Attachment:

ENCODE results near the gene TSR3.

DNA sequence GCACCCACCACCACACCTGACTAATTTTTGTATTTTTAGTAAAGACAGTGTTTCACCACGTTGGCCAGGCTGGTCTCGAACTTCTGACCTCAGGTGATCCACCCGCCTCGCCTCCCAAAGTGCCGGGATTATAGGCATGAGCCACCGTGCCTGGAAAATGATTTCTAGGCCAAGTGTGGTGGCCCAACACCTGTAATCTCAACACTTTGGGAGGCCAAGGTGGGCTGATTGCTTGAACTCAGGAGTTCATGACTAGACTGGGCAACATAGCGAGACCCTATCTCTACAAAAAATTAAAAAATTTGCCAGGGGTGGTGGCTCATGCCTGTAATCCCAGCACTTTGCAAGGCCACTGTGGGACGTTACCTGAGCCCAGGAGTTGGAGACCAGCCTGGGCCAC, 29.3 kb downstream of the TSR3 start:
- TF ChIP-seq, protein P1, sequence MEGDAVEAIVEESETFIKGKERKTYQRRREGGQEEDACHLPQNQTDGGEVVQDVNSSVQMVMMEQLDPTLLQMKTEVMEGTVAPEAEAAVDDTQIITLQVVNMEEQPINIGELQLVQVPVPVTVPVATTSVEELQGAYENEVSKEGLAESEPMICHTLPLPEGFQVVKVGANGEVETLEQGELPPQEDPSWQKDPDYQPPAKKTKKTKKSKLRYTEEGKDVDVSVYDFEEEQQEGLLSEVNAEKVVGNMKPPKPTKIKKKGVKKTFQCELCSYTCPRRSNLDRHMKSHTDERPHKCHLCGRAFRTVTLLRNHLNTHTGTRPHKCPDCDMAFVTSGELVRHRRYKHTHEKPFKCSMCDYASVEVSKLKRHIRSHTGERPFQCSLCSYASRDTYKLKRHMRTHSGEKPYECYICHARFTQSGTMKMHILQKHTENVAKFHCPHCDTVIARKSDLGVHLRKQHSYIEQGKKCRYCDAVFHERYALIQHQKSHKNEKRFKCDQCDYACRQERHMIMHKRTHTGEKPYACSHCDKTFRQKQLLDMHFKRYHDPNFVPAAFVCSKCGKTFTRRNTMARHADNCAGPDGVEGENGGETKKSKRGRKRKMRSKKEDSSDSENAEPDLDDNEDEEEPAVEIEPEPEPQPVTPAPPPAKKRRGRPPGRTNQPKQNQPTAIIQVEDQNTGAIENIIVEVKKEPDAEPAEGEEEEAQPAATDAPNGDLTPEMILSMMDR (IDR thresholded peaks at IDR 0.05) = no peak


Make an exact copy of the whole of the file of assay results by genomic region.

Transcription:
ENCODE results near the gene TSR3.

DNA sequence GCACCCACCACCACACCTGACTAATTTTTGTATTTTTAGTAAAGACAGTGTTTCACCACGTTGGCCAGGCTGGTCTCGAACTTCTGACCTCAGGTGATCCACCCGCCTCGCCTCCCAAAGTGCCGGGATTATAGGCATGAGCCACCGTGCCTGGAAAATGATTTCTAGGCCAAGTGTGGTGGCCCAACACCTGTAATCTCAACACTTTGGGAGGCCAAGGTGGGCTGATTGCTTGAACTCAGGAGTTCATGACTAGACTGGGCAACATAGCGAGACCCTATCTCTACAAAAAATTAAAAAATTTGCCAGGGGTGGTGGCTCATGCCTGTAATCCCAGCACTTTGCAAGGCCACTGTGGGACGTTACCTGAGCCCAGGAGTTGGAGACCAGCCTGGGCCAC, 29.3 kb downstream of the TSR3 start:
- TF ChIP-seq, protein P1, sequence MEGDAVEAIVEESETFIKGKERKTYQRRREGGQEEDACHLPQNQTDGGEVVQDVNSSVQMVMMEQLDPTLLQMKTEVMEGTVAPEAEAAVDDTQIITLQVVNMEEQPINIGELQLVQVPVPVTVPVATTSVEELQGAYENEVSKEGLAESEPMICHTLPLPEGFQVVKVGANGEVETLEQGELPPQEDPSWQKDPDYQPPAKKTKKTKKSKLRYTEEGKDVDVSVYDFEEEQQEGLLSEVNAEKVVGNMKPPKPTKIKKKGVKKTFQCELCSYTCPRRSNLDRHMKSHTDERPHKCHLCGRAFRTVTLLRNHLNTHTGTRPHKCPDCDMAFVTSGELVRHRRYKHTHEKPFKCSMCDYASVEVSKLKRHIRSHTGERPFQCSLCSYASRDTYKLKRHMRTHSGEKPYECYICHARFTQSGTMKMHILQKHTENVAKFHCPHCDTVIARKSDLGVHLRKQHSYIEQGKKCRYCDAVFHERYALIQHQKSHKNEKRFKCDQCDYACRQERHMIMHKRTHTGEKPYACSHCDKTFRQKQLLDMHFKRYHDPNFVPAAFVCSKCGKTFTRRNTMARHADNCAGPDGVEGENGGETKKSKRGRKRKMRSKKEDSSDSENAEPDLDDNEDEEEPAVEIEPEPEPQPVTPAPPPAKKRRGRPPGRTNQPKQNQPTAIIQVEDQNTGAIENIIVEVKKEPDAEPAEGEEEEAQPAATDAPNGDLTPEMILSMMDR (IDR thresholded peaks at IDR 0.05) = no peak